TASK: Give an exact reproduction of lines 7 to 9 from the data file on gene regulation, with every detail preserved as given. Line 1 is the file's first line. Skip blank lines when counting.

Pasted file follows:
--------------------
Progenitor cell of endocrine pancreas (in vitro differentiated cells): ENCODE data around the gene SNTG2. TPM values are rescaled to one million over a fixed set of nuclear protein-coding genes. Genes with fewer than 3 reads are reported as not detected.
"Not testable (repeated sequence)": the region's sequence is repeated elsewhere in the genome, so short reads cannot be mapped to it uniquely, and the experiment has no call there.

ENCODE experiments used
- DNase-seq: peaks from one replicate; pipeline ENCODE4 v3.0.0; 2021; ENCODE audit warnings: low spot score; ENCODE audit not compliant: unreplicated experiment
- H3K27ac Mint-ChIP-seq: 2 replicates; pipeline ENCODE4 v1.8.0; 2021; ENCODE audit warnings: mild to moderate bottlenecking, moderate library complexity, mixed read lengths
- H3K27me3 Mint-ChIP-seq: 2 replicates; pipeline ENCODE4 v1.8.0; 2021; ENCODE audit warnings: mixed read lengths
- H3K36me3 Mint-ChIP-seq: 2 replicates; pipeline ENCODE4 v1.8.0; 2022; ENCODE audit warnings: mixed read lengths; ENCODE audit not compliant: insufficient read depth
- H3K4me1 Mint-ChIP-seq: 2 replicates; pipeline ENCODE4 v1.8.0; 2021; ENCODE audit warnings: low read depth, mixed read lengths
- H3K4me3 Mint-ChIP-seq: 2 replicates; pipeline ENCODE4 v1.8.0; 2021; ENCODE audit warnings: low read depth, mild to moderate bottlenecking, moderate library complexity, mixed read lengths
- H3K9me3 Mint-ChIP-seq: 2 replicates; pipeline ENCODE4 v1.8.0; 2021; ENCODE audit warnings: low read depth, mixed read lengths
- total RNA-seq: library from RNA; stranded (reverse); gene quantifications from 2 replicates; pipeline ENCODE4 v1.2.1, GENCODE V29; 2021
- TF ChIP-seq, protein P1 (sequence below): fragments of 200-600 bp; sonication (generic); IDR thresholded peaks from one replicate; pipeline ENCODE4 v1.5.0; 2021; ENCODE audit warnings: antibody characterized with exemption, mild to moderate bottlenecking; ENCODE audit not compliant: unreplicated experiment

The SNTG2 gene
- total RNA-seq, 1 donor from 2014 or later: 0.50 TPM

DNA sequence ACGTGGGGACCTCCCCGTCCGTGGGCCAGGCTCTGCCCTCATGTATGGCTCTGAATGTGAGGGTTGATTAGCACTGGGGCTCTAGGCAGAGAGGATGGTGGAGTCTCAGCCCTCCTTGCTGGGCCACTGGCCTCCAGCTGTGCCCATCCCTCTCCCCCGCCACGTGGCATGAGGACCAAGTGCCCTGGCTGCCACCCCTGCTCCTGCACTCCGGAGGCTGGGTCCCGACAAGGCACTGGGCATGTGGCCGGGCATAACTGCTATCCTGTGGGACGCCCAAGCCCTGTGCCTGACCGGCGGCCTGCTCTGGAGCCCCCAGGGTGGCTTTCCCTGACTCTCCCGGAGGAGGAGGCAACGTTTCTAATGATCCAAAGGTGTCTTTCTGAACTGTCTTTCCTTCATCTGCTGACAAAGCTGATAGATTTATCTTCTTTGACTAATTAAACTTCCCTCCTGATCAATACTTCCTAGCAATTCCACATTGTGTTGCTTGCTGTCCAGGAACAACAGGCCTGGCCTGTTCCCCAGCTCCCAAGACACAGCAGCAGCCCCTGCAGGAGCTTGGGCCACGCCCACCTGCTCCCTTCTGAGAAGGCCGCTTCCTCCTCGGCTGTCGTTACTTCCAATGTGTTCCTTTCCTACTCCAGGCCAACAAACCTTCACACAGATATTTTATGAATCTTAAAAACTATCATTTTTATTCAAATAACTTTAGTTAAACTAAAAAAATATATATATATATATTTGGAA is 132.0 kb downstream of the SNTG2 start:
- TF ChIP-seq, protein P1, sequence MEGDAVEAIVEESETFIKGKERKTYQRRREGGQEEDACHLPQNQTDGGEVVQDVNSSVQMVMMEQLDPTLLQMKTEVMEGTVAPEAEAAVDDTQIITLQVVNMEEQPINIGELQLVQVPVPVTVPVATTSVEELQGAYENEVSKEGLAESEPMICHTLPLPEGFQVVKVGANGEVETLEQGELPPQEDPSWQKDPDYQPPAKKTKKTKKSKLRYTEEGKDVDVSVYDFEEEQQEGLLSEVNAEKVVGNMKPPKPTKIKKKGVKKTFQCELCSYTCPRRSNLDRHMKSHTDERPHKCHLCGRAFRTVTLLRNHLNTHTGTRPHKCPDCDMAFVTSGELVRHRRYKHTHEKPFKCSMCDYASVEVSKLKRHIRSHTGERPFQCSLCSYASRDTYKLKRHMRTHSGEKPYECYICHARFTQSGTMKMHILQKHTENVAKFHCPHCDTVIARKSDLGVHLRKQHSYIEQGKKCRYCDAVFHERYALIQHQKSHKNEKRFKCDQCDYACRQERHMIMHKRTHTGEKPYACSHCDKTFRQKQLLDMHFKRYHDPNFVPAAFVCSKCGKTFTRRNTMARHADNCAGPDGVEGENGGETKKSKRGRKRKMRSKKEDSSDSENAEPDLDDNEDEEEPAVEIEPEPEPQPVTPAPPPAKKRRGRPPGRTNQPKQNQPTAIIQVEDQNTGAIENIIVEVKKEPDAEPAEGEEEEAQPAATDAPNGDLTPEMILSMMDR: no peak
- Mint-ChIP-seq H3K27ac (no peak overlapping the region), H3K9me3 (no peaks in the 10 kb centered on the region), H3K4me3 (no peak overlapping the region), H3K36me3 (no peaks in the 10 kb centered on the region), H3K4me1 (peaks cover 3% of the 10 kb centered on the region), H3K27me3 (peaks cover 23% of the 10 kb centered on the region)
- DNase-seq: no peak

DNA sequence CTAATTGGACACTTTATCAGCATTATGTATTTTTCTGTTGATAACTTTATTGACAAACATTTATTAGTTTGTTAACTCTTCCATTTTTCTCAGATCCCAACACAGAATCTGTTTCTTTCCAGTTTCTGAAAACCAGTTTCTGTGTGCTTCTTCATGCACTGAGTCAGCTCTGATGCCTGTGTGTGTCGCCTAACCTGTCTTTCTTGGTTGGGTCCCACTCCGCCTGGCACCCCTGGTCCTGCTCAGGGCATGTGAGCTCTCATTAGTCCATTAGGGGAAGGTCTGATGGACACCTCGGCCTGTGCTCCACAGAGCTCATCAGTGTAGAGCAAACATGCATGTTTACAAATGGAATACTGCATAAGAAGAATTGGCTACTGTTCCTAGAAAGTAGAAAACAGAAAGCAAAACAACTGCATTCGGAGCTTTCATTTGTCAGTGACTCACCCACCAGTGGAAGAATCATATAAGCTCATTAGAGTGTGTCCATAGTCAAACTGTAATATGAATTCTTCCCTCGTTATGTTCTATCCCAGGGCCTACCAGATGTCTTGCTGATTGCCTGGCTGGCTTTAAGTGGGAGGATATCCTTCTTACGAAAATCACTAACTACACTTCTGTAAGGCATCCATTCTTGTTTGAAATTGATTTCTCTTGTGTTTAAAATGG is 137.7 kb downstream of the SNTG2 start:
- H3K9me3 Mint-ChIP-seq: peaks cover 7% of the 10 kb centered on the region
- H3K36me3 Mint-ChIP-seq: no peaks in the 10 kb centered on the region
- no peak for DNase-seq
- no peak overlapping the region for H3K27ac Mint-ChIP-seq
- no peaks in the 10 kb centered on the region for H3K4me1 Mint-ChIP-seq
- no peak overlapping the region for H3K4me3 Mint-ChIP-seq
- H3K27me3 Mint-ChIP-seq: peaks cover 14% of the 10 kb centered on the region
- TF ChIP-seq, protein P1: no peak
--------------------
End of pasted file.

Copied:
- H3K36me3 Mint-ChIP-seq: 2 replicates; pipeline ENCODE4 v1.8.0; 2022; ENCODE audit warnings: mixed read lengths; ENCODE audit not compliant: insufficient read depth
- H3K4me1 Mint-ChIP-seq: 2 replicates; pipeline ENCODE4 v1.8.0; 2021; ENCODE audit warnings: low read depth, mixed read lengths
- H3K4me3 Mint-ChIP-seq: 2 replicates; pipeline ENCODE4 v1.8.0; 2021; ENCODE audit warnings: low read depth, mild to moderate bottlenecking, moderate library complexity, mixed read lengths